Brazil has fired off a formal objection to the International Standardisation Organisation (ISO) against the approval of Microsoft’s Office Open XML (OOXML) document format as an international standard.
Associação Brasileira de Normas Técnicas (ABNT), which is the Brazilian national standards body, issued its appeal to the ISO yesterday. That complaint follows South Africa’s stiff opposition to Microsoft’s controversial specification late last week.
Delegates from national standards bodies who voted in the original ballot resolution meeting (BRM) in Geneva in February were given two months to lodge official appeals with the ISO following Microsoft’s narrow OOXML victory on 2 April.
Now Brazil has become the latest country to put the boot in by objecting to what it claimed was a flawed BRM that saw processes rushed through in favour of Microsoft gaining approval for its document format.
The ABNT disputed the BRM, claiming the voting outcome to be “inconclusive” and requested that the final text of the 6,000 page standard should be published “immediately”.
South Africa complained last week about the continued delay of the publication of DIS 29500 – which is the technical name for OOXML – despite the ISO's own guidelines that clearly state a final version must be published no more than one month after a decision has been reached.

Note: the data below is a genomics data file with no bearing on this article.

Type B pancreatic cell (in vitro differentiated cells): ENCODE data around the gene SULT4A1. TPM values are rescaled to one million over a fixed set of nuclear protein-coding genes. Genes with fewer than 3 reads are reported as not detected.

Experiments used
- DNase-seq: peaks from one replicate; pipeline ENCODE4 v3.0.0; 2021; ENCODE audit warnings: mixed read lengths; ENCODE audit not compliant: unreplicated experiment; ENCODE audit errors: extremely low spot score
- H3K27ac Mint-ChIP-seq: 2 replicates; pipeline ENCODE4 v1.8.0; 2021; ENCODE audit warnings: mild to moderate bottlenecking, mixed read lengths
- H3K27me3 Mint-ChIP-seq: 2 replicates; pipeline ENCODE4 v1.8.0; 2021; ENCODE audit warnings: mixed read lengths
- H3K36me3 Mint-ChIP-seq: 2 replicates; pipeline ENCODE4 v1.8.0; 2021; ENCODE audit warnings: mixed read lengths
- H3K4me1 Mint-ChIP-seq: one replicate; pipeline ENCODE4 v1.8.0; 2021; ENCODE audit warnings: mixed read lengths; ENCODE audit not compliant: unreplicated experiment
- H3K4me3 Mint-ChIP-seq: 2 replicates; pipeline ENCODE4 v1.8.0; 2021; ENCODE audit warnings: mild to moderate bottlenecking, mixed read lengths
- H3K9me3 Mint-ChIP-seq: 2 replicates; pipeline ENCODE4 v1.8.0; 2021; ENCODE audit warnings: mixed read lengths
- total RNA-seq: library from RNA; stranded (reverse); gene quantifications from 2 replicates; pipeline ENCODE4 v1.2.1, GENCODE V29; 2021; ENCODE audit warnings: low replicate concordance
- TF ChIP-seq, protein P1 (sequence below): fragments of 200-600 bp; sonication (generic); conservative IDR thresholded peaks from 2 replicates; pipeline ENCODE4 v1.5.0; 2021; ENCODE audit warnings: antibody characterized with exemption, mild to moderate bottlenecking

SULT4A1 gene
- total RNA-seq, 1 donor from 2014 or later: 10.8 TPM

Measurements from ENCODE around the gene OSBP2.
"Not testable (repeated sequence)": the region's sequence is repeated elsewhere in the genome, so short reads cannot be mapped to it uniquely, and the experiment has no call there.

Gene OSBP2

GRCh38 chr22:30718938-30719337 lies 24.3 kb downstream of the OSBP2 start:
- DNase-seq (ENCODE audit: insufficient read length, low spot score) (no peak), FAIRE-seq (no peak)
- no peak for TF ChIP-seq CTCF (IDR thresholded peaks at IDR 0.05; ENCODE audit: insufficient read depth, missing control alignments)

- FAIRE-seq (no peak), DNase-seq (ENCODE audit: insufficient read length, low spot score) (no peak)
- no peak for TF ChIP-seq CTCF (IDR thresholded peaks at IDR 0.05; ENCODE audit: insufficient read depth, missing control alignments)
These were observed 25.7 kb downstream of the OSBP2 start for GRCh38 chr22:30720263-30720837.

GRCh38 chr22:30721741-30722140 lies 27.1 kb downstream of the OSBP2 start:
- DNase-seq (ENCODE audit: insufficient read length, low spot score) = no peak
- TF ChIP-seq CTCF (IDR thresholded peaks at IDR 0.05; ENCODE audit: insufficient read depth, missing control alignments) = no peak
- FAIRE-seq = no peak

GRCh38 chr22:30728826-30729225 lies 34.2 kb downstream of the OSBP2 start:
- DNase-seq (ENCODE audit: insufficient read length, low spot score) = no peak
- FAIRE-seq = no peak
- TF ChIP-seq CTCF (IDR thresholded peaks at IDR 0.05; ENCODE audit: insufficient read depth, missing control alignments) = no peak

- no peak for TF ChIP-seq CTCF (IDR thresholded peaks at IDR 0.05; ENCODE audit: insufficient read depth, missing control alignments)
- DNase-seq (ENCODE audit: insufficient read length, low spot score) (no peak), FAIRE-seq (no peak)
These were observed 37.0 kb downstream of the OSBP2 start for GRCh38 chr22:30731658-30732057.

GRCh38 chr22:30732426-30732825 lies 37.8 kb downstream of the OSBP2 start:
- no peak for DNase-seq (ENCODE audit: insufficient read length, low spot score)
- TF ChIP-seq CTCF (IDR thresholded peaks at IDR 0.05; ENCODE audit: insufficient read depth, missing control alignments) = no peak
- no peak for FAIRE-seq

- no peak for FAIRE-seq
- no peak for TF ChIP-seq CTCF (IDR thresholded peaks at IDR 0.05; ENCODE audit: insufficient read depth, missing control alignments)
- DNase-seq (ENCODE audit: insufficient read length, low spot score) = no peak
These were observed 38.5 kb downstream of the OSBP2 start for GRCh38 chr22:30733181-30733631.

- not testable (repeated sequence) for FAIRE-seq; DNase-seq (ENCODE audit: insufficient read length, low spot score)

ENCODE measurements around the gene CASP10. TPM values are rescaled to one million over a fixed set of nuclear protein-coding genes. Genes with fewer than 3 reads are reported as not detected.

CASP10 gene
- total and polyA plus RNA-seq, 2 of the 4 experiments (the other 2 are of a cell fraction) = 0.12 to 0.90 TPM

Marcia Cristina de Oliveira, manager of the standardisation process at the ABNT claims in a letter to the ISO (a copy of which is provided by Andy Updegrove here) that “the Brazilian delegation was not allowed to present an important proposal regarding the legacy binary mapping.
“Brazil had tried to present this proposal, during the debates, on the first day of the meeting... On Friday, when USA ended their part of presentation and asked for Brazil to present its part of it, the convenor denied this opportunity to Brazilian delegation.”
According to Updegrove, that’s quite a serious allegation. “While this latest appeal overlaps the South African objections in part, it also raises new concerns, some of which are particular to the interests of Brazil, rather than applying to the process as a whole. "As a result, it raises not only additional issues, but also ones that present a categorically different basis for appeal as well,” he said.
Updegrove also claimed that the ISO can expect appeals from two other national bodies.
Dissenters of the process will hope that the mounting disquiet and unease among the national standards ranks will force the ISO to reconsider the ratification of Microsoft's document specification as an international standard.
But whether OOXML's final blessing will be delayed or even overturned remains to be seen. The ISO, for it's part, has so far remained tight-lipped on the matter. ®